Predicting Lineup Identifications




Baldassari, Mario J.

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Witnesses sometimes mistakenly identify innocent suspects in lineups from which the real culprit is absent, and those errors can have tragic consequences. Can we estimate in advance a witness’s susceptibility to making false identifications in culprit-absent lineups? Kantner and Lindsay (2012) found that response criterion on a standard test of old/new recognition (of faces or words) correlated with the likelihood of making lineup identifications. Four experiments tested the predictive utility of a two-alternative forced choice facial recognition test that included trials in which neither face had been studied. Through Experiment 3 we observed several weak predictive relationships, including confidence on the facial recognition test with confidence on the lineup test, but not the hypothesized relationship: that the rate of false alarms on the TA face recognition trials would predict false alarm rates on the target-absent lineup trials. Experiment 4 implemented a substantial increase in the number of face recognition trials displaying two non-studied faces (from 4 trials to 30) and the originally hypothesized relationship was found (r=.45). Implications for future research aimed at developing measures with real-world utility are discussed.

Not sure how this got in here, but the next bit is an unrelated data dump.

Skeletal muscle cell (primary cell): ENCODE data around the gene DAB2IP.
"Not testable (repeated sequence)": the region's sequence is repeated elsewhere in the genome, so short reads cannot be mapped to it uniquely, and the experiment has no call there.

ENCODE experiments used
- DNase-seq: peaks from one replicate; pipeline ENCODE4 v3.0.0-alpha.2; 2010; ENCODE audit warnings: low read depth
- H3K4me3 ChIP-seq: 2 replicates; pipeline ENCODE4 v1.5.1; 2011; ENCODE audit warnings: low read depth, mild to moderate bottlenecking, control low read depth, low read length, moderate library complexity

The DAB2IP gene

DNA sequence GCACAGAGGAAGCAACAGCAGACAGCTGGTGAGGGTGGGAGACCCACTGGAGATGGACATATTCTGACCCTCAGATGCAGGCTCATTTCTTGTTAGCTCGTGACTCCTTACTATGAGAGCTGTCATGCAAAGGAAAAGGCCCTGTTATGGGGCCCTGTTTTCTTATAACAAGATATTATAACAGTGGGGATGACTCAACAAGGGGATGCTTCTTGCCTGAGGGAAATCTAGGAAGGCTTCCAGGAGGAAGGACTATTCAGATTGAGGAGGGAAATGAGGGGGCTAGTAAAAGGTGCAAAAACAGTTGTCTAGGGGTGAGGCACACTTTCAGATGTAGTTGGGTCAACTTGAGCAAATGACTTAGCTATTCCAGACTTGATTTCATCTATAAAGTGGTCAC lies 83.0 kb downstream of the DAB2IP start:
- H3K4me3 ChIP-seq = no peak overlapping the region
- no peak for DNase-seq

Memory, Eyewitness identification